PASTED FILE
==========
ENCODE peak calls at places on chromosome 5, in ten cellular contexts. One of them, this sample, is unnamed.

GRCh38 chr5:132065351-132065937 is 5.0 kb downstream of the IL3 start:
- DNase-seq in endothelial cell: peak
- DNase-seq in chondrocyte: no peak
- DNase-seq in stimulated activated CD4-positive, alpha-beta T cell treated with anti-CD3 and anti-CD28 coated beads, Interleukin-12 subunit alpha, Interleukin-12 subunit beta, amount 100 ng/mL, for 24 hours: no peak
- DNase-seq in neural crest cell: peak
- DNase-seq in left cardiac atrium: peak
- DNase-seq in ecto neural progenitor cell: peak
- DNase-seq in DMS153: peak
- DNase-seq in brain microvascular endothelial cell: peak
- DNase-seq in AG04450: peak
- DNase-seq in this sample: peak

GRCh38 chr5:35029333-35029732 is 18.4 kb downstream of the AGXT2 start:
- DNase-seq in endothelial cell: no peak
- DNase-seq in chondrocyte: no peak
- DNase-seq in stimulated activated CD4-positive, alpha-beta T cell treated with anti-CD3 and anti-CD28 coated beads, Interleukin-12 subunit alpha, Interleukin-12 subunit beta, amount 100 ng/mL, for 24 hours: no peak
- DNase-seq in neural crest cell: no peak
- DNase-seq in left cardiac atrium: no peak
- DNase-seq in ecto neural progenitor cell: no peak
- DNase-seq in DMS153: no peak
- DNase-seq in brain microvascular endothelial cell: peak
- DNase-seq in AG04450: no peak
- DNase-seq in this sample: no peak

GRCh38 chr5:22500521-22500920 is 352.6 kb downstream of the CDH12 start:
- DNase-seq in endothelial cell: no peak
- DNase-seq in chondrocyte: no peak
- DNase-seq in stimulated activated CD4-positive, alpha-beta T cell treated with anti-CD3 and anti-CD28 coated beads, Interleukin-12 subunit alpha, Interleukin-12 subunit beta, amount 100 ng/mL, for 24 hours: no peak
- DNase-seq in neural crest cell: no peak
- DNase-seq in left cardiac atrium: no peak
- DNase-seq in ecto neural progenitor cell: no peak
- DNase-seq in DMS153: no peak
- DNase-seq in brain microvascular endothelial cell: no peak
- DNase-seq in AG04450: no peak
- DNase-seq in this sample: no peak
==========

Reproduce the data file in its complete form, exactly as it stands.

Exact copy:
ENCODE peak calls at places on chromosome 5, in ten cellular contexts. One of them, this sample, is unnamed.

GRCh38 chr5:132065351-132065937 is 5.0 kb downstream of the IL3 start:
- DNase-seq in endothelial cell: peak
- DNase-seq in chondrocyte: no peak
- DNase-seq in stimulated activated CD4-positive, alpha-beta T cell treated with anti-CD3 and anti-CD28 coated beads, Interleukin-12 subunit alpha, Interleukin-12 subunit beta, amount 100 ng/mL, for 24 hours: no peak
- DNase-seq in neural crest cell: peak
- DNase-seq in left cardiac atrium: peak
- DNase-seq in ecto neural progenitor cell: peak
- DNase-seq in DMS153: peak
- DNase-seq in brain microvascular endothelial cell: peak
- DNase-seq in AG04450: peak
- DNase-seq in this sample: peak

GRCh38 chr5:35029333-35029732 is 18.4 kb downstream of the AGXT2 start:
- DNase-seq in endothelial cell: no peak
- DNase-seq in chondrocyte: no peak
- DNase-seq in stimulated activated CD4-positive, alpha-beta T cell treated with anti-CD3 and anti-CD28 coated beads, Interleukin-12 subunit alpha, Interleukin-12 subunit beta, amount 100 ng/mL, for 24 hours: no peak
- DNase-seq in neural crest cell: no peak
- DNase-seq in left cardiac atrium: no peak
- DNase-seq in ecto neural progenitor cell: no peak
- DNase-seq in DMS153: no peak
- DNase-seq in brain microvascular endothelial cell: peak
- DNase-seq in AG04450: no peak
- DNase-seq in this sample: no peak

GRCh38 chr5:22500521-22500920 is 352.6 kb downstream of the CDH12 start:
- DNase-seq in endothelial cell: no peak
- DNase-seq in chondrocyte: no peak
- DNase-seq in stimulated activated CD4-positive, alpha-beta T cell treated with anti-CD3 and anti-CD28 coated beads, Interleukin-12 subunit alpha, Interleukin-12 subunit beta, amount 100 ng/mL, for 24 hours: no peak
- DNase-seq in neural crest cell: no peak
- DNase-seq in left cardiac atrium: no peak
- DNase-seq in ecto neural progenitor cell: no peak
- DNase-seq in DMS153: no peak
- DNase-seq in brain microvascular endothelial cell: no peak
- DNase-seq in AG04450: no peak
- DNase-seq in this sample: no peak